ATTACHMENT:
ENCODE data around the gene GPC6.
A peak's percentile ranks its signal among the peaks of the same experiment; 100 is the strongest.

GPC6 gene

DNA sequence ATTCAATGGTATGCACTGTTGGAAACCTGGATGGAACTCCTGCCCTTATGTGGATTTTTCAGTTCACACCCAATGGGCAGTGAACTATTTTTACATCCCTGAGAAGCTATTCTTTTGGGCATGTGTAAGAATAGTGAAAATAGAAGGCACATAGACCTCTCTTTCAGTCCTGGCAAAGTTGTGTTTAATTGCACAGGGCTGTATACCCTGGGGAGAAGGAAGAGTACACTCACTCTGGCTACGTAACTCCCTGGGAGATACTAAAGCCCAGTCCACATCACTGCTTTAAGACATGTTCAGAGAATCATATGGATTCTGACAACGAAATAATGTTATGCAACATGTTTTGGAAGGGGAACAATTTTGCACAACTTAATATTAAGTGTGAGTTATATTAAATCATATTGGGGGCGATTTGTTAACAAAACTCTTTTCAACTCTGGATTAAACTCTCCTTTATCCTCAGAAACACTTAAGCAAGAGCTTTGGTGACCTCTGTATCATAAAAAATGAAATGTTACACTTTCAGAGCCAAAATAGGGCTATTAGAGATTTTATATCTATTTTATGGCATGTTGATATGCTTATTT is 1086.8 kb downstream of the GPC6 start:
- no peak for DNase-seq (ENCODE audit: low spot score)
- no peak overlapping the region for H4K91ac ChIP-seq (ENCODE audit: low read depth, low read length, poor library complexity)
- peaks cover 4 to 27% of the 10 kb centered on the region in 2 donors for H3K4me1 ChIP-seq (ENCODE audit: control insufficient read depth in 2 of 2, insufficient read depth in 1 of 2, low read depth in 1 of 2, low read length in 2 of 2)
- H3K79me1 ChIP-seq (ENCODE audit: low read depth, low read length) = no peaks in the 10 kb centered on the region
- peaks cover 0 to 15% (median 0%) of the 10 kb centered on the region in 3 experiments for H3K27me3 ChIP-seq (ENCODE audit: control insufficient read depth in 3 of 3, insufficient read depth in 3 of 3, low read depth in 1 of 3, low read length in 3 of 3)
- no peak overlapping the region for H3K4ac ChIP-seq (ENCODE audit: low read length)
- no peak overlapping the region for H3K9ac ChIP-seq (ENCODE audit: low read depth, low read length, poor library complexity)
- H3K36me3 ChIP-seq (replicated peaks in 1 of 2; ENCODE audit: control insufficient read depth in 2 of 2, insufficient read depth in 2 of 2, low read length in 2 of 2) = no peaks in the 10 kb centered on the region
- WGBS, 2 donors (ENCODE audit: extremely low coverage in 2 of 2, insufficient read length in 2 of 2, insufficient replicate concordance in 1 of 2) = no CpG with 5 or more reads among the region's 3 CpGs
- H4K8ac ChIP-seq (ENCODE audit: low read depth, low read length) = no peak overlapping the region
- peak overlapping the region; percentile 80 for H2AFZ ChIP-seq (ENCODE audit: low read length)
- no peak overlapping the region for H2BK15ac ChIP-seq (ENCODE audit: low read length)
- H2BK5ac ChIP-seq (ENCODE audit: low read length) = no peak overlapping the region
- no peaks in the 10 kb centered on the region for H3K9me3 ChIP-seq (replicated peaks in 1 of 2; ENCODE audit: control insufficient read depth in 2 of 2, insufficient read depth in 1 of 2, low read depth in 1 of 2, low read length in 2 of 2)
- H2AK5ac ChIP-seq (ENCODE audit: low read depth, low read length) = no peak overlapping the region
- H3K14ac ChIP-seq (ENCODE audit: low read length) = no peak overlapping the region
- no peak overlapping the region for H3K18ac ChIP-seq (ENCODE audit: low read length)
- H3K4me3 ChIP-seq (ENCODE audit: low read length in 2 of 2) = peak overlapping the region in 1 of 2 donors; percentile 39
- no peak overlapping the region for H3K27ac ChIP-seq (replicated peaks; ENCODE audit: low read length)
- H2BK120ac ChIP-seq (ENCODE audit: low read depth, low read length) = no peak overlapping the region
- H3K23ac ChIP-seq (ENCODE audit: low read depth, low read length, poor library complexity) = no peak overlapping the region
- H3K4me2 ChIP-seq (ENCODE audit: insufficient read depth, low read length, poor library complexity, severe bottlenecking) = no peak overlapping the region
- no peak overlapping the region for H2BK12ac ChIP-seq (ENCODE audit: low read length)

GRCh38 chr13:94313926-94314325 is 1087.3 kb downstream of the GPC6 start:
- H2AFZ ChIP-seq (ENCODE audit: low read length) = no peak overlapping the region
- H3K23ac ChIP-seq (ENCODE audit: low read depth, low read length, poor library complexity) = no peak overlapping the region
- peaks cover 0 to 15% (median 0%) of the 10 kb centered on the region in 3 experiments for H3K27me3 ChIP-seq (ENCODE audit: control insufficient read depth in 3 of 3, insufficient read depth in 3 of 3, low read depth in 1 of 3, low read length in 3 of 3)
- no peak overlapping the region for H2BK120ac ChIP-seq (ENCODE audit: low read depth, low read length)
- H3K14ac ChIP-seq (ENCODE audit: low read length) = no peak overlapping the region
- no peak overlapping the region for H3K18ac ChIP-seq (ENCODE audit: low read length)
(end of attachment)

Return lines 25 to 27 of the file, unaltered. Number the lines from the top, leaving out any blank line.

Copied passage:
- H3K23ac ChIP-seq (ENCODE audit: low read depth, low read length, poor library complexity) = no peak overlapping the region
- H3K4me2 ChIP-seq (ENCODE audit: insufficient read depth, low read length, poor library complexity, severe bottlenecking) = no peak overlapping the region
- no peak overlapping the region for H2BK12ac ChIP-seq (ENCODE audit: low read length)